Did you miss the supermoon last night? Don't worry, it will still look super tonight.

The supermoon occurs when the full moon's elliptical orbit is closest to the earth (this is also called the lunar perigee). This November supermoon emerged last night into this morning, but Space.com assures us, "it will appear full to the casual observer in the day before and after the main event. "

Noah Petro, deputy project scientist for NASA’s Lunar Reconnaissance Orbiter (LRO) mission, said, "I've been telling people to go out at night on either Sunday or Monday night to see the supermoon. The difference in distance from one night to the next will be very subtle, so if it's cloudy on Sunday, go out on Monday. Any time after sunset should be fine. Since the moon is full, it'll rise at nearly the same time as sunset, so I'd suggest that you head outside after sunset, or once it’s dark and the moon is a bit higher in the sky. You don’t have to stay up all night to see it, unless you really want to!"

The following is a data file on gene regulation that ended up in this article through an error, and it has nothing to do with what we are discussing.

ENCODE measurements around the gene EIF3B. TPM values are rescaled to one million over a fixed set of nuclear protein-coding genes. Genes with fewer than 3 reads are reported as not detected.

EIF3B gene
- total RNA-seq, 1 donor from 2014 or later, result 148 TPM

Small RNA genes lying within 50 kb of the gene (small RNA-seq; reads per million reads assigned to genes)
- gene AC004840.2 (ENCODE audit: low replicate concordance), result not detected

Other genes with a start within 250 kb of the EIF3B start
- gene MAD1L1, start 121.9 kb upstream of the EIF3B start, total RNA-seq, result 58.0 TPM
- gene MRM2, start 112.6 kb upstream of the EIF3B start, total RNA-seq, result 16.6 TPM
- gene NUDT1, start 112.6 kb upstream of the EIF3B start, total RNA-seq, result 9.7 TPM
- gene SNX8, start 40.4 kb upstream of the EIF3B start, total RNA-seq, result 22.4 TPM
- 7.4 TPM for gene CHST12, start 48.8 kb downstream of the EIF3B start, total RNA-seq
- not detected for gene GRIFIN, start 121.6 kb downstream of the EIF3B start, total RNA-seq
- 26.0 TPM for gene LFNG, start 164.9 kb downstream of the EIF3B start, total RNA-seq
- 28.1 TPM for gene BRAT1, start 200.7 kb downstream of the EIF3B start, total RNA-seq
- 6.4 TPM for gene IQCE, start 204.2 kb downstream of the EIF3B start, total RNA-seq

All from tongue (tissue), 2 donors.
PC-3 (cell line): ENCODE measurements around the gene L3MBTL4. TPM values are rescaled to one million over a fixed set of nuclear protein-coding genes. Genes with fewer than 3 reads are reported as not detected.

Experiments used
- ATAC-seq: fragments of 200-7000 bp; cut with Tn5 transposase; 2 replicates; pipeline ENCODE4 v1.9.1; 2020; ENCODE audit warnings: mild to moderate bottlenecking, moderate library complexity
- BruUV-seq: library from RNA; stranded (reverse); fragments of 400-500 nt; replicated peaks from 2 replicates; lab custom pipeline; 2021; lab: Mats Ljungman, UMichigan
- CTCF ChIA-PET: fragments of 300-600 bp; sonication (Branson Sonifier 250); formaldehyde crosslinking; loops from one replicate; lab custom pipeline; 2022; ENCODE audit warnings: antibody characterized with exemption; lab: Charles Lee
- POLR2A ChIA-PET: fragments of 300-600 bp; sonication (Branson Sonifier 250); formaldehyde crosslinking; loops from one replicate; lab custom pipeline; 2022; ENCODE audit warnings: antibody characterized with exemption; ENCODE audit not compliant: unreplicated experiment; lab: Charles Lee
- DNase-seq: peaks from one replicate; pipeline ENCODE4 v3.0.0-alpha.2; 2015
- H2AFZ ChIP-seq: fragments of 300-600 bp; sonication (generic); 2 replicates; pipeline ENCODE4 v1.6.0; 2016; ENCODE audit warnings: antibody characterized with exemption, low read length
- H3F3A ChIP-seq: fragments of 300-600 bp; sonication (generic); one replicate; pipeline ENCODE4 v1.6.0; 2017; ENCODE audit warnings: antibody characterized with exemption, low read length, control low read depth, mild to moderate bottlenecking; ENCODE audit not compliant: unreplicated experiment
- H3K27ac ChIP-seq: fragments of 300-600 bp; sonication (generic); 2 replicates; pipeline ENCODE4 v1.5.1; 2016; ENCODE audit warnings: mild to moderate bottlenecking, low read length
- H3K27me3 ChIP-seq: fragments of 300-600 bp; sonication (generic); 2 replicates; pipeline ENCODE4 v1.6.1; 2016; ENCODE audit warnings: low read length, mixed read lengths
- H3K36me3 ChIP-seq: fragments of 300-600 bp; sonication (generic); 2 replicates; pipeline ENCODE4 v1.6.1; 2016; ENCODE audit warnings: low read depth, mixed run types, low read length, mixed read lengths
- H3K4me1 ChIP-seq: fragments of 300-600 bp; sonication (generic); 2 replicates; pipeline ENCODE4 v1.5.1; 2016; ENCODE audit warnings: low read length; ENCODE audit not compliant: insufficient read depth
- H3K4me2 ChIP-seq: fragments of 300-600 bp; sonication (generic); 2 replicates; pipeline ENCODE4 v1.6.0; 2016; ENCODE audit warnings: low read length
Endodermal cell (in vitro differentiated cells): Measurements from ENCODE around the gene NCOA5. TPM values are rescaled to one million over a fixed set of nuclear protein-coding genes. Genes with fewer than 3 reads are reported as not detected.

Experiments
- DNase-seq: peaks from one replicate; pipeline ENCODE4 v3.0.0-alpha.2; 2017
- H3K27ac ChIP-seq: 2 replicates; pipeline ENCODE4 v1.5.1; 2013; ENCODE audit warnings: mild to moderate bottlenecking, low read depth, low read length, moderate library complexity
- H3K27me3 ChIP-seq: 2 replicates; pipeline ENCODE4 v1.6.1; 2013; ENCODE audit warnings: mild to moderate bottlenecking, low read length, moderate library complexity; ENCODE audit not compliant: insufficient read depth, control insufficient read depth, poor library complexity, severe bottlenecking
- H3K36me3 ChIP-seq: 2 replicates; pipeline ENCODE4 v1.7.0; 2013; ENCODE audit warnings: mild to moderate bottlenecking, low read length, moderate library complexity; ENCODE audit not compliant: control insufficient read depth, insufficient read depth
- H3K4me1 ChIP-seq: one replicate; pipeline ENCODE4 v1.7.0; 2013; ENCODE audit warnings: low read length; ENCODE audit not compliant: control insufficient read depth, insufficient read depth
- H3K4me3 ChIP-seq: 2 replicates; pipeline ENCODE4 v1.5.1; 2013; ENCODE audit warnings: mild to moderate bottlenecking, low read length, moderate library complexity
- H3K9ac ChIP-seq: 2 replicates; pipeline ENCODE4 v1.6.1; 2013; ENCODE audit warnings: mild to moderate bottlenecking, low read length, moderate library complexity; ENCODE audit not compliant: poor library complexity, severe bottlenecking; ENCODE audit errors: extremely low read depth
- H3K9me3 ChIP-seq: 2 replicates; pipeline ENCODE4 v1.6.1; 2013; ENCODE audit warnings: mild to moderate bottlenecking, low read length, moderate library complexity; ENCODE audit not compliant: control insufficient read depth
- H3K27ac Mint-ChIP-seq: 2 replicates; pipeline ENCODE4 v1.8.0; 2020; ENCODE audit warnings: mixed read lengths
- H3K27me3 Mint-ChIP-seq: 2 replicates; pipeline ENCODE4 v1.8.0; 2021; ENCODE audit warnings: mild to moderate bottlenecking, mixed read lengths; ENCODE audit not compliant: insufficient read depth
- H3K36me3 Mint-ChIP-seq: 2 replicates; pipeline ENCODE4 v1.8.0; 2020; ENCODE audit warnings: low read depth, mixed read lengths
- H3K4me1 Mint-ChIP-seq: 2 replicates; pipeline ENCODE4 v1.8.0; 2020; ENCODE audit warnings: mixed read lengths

Empire Super Moon

The November supermoon is also the brightest one since 1948, and won't be this bright until 2034. But here's a dose of reality: "While the moon will look 15 percent bigger and 16 percent brighter than a typical full moon, the average amateur astronomer won't see much of a difference. 'That's not enough to notice unless you're a very careful moon-watcher,' Sky & Telescope magazine senior editor Alan MacRobert said in a statement."

Today's supermoon is also known as a Beaver Moon, because Algonquin tribes believed November was the best time to set beaver traps. The beaver is NY State's official animal and is even on NYC's flag.

The next supermoon is December 13th.